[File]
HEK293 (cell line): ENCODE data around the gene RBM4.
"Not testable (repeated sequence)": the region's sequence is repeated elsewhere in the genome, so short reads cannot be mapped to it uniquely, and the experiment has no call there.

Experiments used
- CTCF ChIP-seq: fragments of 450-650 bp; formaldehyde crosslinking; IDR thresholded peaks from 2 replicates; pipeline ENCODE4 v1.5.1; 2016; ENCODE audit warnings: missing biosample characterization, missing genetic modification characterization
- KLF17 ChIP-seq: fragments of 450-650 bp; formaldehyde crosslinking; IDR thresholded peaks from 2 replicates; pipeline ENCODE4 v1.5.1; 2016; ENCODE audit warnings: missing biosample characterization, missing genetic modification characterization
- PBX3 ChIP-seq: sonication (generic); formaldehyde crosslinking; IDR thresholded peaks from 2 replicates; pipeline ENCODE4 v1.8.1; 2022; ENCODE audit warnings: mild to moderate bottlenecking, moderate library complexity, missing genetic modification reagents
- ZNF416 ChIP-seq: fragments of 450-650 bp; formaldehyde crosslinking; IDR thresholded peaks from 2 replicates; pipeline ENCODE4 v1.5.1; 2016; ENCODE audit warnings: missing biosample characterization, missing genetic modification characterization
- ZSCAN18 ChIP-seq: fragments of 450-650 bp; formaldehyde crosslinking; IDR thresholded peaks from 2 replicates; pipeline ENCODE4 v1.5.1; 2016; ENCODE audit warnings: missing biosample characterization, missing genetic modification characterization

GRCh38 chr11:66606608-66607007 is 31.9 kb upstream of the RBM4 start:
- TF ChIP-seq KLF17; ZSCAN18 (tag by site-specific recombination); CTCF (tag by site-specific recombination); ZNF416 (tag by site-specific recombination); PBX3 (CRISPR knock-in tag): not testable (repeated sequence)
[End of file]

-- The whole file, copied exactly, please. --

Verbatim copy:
HEK293 (cell line): ENCODE data around the gene RBM4.
"Not testable (repeated sequence)": the region's sequence is repeated elsewhere in the genome, so short reads cannot be mapped to it uniquely, and the experiment has no call there.

Experiments used
- CTCF ChIP-seq: fragments of 450-650 bp; formaldehyde crosslinking; IDR thresholded peaks from 2 replicates; pipeline ENCODE4 v1.5.1; 2016; ENCODE audit warnings: missing biosample characterization, missing genetic modification characterization
- KLF17 ChIP-seq: fragments of 450-650 bp; formaldehyde crosslinking; IDR thresholded peaks from 2 replicates; pipeline ENCODE4 v1.5.1; 2016; ENCODE audit warnings: missing biosample characterization, missing genetic modification characterization
- PBX3 ChIP-seq: sonication (generic); formaldehyde crosslinking; IDR thresholded peaks from 2 replicates; pipeline ENCODE4 v1.8.1; 2022; ENCODE audit warnings: mild to moderate bottlenecking, moderate library complexity, missing genetic modification reagents
- ZNF416 ChIP-seq: fragments of 450-650 bp; formaldehyde crosslinking; IDR thresholded peaks from 2 replicates; pipeline ENCODE4 v1.5.1; 2016; ENCODE audit warnings: missing biosample characterization, missing genetic modification characterization
- ZSCAN18 ChIP-seq: fragments of 450-650 bp; formaldehyde crosslinking; IDR thresholded peaks from 2 replicates; pipeline ENCODE4 v1.5.1; 2016; ENCODE audit warnings: missing biosample characterization, missing genetic modification characterization

GRCh38 chr11:66606608-66607007 is 31.9 kb upstream of the RBM4 start:
- TF ChIP-seq KLF17; ZSCAN18 (tag by site-specific recombination); CTCF (tag by site-specific recombination); ZNF416 (tag by site-specific recombination); PBX3 (CRISPR knock-in tag): not testable (repeated sequence)